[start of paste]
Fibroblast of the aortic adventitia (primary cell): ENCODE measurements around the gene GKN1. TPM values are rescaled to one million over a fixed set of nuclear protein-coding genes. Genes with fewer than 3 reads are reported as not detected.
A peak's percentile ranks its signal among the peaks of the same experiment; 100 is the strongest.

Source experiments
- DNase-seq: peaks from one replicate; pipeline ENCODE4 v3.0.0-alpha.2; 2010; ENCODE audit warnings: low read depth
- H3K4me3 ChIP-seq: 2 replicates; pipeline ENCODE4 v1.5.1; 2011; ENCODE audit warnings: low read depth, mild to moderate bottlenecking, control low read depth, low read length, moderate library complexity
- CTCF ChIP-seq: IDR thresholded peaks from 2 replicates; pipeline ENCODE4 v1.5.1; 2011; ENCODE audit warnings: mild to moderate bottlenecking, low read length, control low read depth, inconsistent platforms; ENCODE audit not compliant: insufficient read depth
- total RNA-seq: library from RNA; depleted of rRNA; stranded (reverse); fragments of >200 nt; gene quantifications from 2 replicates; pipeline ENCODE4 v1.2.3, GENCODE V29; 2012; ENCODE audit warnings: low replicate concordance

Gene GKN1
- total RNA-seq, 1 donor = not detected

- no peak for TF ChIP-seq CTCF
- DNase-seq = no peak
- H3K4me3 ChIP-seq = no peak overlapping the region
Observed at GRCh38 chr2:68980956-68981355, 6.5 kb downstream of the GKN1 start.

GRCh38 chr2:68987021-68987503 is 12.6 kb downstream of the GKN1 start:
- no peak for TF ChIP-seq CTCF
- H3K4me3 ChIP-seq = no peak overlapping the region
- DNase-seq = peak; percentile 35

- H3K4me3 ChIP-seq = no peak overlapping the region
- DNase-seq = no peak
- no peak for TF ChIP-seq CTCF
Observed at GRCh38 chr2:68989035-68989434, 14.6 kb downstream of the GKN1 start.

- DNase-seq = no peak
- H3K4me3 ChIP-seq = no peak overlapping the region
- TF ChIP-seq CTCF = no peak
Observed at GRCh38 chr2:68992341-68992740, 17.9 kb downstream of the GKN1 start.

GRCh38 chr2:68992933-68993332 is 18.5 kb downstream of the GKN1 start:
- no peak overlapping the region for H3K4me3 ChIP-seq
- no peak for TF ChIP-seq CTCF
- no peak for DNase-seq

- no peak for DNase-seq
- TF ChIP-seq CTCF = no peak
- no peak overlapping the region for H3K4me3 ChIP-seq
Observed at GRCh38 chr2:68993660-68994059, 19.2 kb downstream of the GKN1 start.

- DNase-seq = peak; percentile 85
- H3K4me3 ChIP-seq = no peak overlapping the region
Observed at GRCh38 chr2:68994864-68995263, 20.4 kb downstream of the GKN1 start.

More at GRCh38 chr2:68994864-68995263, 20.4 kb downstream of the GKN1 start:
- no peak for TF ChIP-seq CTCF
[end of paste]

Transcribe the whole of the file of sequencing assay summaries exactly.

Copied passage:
Fibroblast of the aortic adventitia (primary cell): ENCODE measurements around the gene GKN1. TPM values are rescaled to one million over a fixed set of nuclear protein-coding genes. Genes with fewer than 3 reads are reported as not detected.
A peak's percentile ranks its signal among the peaks of the same experiment; 100 is the strongest.

Source experiments
- DNase-seq: peaks from one replicate; pipeline ENCODE4 v3.0.0-alpha.2; 2010; ENCODE audit warnings: low read depth
- H3K4me3 ChIP-seq: 2 replicates; pipeline ENCODE4 v1.5.1; 2011; ENCODE audit warnings: low read depth, mild to moderate bottlenecking, control low read depth, low read length, moderate library complexity
- CTCF ChIP-seq: IDR thresholded peaks from 2 replicates; pipeline ENCODE4 v1.5.1; 2011; ENCODE audit warnings: mild to moderate bottlenecking, low read length, control low read depth, inconsistent platforms; ENCODE audit not compliant: insufficient read depth
- total RNA-seq: library from RNA; depleted of rRNA; stranded (reverse); fragments of >200 nt; gene quantifications from 2 replicates; pipeline ENCODE4 v1.2.3, GENCODE V29; 2012; ENCODE audit warnings: low replicate concordance

Gene GKN1
- total RNA-seq, 1 donor = not detected

- no peak for TF ChIP-seq CTCF
- DNase-seq = no peak
- H3K4me3 ChIP-seq = no peak overlapping the region
Observed at GRCh38 chr2:68980956-68981355, 6.5 kb downstream of the GKN1 start.

GRCh38 chr2:68987021-68987503 is 12.6 kb downstream of the GKN1 start:
- no peak for TF ChIP-seq CTCF
- H3K4me3 ChIP-seq = no peak overlapping the region
- DNase-seq = peak; percentile 35

- H3K4me3 ChIP-seq = no peak overlapping the region
- DNase-seq = no peak
- no peak for TF ChIP-seq CTCF
Observed at GRCh38 chr2:68989035-68989434, 14.6 kb downstream of the GKN1 start.

- DNase-seq = no peak
- H3K4me3 ChIP-seq = no peak overlapping the region
- TF ChIP-seq CTCF = no peak
Observed at GRCh38 chr2:68992341-68992740, 17.9 kb downstream of the GKN1 start.

GRCh38 chr2:68992933-68993332 is 18.5 kb downstream of the GKN1 start:
- no peak overlapping the region for H3K4me3 ChIP-seq
- no peak for TF ChIP-seq CTCF
- no peak for DNase-seq

- no peak for DNase-seq
- TF ChIP-seq CTCF = no peak
- no peak overlapping the region for H3K4me3 ChIP-seq
Observed at GRCh38 chr2:68993660-68994059, 19.2 kb downstream of the GKN1 start.

- DNase-seq = peak; percentile 85
- H3K4me3 ChIP-seq = no peak overlapping the region
Observed at GRCh38 chr2:68994864-68995263, 20.4 kb downstream of the GKN1 start.

More at GRCh38 chr2:68994864-68995263, 20.4 kb downstream of the GKN1 start:
- no peak for TF ChIP-seq CTCF